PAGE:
dc.description.abstractBACKGROUND: Early identification of prodromal signs of acute deterioration of patients is essential in high quality care. Rigorous monitoring of patients is facilitated by risk assessment tools, e.g. the Modified Early Warning Score (MEWS). AIMS AND OBJECTIVES: The purpose of the study was to estimate the accuracy of nursing documentation according to parameters that comprise MEWS in patients prior to emergency admission to the intensive care unit (ICU). METHODS: The research design was retrospective and descriptive. Data was collected from medical records of in-patients who presented as emergency admission to two ICUs at a university hospital between 1 October and 31 December 2006. RESULTS: Data was collected from 65 patients' records over the 3-month period. Most admissions occurred between the hours of 8 a.m. and 4 p.m. Respiratory failure was the primary reason for admission, followed by septic shock. Respiratory rate was documented for 14% of patients (n = 9) prior to ICU admission, which was the least documented observation. Urine output and fluid balance were documented for 40% of the patients, level of consciousness in 48% of patients (n = 31), temperature for 69% (n = 45) and oxygen saturation for 80% of the patients (n = 53). DISCUSSION: Respiratory failure was the primary cause of emergency admission of in-patients to the ICUs with respiratory rate the least documented vital sign. Nursing documentation according to the MEWS was insufficient. CONCLUSIONS/RELEVANCE TO CLINICAL PRACTICE: Nurses need to be alerted to the necessity of documenting early signs of deterioration of patients, particularly the respiratory rate. With better monitoring and documentation of physiological parameters, emergency admission to the ICU might be avoided.en_GB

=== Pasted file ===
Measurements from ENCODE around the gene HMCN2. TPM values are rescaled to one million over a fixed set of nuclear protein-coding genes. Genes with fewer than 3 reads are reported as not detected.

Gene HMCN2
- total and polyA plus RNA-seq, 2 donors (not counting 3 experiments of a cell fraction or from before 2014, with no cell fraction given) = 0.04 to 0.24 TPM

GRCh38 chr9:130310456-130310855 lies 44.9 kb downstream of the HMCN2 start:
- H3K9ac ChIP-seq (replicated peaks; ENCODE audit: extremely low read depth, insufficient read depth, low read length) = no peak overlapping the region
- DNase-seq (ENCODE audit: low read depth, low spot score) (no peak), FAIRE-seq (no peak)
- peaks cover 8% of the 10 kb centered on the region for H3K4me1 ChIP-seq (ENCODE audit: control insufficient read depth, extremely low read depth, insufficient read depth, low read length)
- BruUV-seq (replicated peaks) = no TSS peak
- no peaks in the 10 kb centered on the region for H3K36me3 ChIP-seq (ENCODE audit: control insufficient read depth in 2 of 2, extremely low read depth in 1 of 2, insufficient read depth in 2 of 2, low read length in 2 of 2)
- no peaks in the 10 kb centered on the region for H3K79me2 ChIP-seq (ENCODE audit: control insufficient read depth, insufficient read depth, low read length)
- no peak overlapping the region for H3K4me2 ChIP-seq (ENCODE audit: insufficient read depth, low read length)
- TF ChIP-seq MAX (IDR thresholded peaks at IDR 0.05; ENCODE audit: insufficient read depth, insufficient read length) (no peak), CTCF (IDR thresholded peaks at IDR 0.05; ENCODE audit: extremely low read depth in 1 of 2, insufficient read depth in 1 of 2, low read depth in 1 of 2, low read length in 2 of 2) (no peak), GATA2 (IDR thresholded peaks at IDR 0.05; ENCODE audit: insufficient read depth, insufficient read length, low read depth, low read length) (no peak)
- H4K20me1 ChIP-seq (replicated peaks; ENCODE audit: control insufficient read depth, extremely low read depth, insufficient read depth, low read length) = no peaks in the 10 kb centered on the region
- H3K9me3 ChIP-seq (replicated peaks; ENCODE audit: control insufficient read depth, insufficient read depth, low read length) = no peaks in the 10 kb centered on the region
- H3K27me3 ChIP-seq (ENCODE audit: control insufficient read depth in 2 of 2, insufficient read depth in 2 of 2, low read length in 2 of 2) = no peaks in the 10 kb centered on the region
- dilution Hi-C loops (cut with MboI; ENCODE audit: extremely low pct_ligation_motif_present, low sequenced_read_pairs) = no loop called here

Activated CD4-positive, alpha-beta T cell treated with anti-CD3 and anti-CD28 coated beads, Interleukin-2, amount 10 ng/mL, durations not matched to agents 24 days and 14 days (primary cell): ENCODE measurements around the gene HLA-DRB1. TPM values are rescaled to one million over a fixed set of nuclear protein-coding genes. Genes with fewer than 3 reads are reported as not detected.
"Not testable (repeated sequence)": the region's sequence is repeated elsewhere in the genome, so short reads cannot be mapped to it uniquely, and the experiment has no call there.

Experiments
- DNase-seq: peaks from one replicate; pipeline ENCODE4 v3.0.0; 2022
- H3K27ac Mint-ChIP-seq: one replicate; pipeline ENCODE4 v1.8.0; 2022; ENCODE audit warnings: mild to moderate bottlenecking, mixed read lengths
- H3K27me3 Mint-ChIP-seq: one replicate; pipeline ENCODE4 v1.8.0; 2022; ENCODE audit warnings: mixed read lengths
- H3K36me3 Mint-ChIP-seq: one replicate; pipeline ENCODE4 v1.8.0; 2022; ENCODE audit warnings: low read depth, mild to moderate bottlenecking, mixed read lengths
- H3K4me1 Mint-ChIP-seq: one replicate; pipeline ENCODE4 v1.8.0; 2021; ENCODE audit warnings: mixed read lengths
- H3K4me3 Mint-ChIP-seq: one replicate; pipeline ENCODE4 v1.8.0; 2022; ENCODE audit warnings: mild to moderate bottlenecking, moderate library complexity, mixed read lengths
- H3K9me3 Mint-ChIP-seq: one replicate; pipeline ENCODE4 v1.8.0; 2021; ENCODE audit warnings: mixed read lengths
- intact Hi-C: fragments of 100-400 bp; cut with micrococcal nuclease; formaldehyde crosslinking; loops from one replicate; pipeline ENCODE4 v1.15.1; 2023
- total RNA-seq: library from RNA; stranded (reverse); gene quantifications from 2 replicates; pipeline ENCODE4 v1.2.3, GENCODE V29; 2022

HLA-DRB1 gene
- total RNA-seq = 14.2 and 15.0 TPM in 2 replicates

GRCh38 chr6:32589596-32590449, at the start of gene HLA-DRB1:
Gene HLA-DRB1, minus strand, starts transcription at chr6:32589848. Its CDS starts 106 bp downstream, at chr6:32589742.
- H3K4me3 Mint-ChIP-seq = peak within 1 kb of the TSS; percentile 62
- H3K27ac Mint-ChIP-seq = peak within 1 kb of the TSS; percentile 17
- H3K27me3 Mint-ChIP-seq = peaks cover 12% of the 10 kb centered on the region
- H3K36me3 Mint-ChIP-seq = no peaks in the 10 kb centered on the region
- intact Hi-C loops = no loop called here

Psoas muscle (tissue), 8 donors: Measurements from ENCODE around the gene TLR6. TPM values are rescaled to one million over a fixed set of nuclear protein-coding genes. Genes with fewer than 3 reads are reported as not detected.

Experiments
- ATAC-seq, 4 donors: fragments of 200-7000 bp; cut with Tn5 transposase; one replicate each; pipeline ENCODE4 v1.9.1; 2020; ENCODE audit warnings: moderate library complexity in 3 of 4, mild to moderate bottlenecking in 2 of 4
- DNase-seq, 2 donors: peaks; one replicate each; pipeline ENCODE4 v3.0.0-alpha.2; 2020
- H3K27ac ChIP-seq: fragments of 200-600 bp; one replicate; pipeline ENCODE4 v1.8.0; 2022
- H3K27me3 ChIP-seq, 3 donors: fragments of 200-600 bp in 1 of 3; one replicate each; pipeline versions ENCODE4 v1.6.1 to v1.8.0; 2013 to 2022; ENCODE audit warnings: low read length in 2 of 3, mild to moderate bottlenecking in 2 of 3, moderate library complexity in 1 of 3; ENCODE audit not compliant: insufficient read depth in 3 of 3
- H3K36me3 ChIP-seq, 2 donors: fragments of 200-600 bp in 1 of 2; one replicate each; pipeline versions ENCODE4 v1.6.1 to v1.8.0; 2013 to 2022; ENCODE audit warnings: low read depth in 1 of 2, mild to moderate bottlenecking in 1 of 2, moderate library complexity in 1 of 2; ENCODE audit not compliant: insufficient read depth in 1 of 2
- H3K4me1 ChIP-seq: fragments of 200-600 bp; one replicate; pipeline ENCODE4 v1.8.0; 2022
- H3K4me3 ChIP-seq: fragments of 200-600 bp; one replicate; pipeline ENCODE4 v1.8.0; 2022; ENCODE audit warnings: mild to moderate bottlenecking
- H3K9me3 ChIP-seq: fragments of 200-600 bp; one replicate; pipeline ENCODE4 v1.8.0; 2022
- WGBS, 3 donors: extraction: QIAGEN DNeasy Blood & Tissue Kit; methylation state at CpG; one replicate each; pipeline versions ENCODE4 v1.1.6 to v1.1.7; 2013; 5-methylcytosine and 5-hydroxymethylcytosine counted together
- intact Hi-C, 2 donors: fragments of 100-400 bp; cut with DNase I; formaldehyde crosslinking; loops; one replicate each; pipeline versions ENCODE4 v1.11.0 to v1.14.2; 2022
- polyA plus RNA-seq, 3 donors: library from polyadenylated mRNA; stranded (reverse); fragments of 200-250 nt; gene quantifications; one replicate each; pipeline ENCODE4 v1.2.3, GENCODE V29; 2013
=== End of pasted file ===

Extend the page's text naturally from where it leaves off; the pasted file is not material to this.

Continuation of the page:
dc.language.isoenen
dc.publisherBritish Association of Critical Care Nursesen_GB
dc.relation.urlhttp://dx.doi.org/10.1111/j.1478-5153.2011.00427.xen_GB
dc.rightsArchived with thanks to Nursing in critical careen_GB
dc.subject.meshAdulten_GB
dc.subject.meshAgeden_GB
dc.subject.meshAged, 80 and overen_GB
dc.subject.meshEmergenciesen_GB
dc.subject.meshFemaleen_GB
dc.subject.meshHumansen_GB
dc.subject.meshIcelanden_GB
dc.subject.meshIntensive Care Unitsen_GB
dc.subject.meshMaleen_GB
dc.subject.meshMiddle Ageden_GB
dc.subject.meshNursing Assessmenten_GB
dc.subject.meshNursing Recordsen_GB
dc.subject.meshPatient Admissionen_GB
dc.subject.meshRespiratory Rateen_GB
dc.subject.meshRetrospective Studiesen_GB
dc.subject.meshRisk Assessmenten_GB
dc.subject.meshTime Factorsen_GB
dc.subject.meshYoung Adulten_GB
dc.titleNursing documentation prior to emergency admissions to the intensive care unit.en
dc.typeArticleen
dc.contributor.departmentSchool of Health Sciences, Faculty of Nursing, University of Iceland and Landspitali University Hospital, Iceland. thorsj@hi.isen_GB
dc.identifier.journalNursing in critical careen_GB